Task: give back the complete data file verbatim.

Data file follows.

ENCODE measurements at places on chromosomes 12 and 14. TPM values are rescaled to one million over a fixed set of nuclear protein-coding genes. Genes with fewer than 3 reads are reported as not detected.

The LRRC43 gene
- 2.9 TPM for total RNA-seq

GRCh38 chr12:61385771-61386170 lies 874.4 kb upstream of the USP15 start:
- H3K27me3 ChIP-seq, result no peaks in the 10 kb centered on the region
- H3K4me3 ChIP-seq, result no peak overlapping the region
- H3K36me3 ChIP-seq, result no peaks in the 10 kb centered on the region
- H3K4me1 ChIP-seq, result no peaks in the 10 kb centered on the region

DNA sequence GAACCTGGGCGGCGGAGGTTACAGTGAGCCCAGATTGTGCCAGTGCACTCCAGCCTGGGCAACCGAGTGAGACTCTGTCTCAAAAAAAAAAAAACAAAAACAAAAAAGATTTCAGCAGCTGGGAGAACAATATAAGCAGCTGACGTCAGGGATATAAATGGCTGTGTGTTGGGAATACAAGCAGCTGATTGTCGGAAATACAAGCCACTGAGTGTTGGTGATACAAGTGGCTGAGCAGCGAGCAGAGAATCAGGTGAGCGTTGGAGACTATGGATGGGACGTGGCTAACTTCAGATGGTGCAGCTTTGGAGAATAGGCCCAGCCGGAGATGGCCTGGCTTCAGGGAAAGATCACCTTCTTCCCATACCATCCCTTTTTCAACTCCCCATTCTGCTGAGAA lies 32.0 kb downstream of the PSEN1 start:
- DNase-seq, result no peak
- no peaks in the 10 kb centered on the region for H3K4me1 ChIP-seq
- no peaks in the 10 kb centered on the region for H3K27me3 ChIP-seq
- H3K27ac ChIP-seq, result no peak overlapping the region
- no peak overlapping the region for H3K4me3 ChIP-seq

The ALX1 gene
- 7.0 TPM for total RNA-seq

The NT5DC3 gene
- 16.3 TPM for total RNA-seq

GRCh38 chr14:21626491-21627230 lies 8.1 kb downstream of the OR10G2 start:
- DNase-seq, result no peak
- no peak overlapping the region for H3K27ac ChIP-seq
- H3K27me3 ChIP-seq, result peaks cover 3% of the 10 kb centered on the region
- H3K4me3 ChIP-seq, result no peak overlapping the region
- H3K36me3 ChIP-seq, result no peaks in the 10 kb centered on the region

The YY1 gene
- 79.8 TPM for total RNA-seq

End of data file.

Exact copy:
ENCODE measurements at places on chromosomes 12 and 14. TPM values are rescaled to one million over a fixed set of nuclear protein-coding genes. Genes with fewer than 3 reads are reported as not detected.

The LRRC43 gene
- 2.9 TPM for total RNA-seq

GRCh38 chr12:61385771-61386170 lies 874.4 kb upstream of the USP15 start:
- H3K27me3 ChIP-seq, result no peaks in the 10 kb centered on the region
- H3K4me3 ChIP-seq, result no peak overlapping the region
- H3K36me3 ChIP-seq, result no peaks in the 10 kb centered on the region
- H3K4me1 ChIP-seq, result no peaks in the 10 kb centered on the region

DNA sequence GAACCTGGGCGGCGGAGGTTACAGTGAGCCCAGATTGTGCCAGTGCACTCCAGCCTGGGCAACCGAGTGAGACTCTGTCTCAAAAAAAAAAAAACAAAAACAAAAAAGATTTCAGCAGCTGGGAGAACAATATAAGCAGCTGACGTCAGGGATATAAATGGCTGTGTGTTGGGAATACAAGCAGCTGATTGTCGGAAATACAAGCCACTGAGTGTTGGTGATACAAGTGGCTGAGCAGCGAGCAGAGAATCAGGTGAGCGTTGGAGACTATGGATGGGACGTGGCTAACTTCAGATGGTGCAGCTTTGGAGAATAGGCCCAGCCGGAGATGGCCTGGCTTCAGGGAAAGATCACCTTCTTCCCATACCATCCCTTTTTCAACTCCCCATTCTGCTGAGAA lies 32.0 kb downstream of the PSEN1 start:
- DNase-seq, result no peak
- no peaks in the 10 kb centered on the region for H3K4me1 ChIP-seq
- no peaks in the 10 kb centered on the region for H3K27me3 ChIP-seq
- H3K27ac ChIP-seq, result no peak overlapping the region
- no peak overlapping the region for H3K4me3 ChIP-seq

The ALX1 gene
- 7.0 TPM for total RNA-seq

The NT5DC3 gene
- 16.3 TPM for total RNA-seq

GRCh38 chr14:21626491-21627230 lies 8.1 kb downstream of the OR10G2 start:
- DNase-seq, result no peak
- no peak overlapping the region for H3K27ac ChIP-seq
- H3K27me3 ChIP-seq, result peaks cover 3% of the 10 kb centered on the region
- H3K4me3 ChIP-seq, result no peak overlapping the region
- H3K36me3 ChIP-seq, result no peaks in the 10 kb centered on the region

The YY1 gene
- 79.8 TPM for total RNA-seq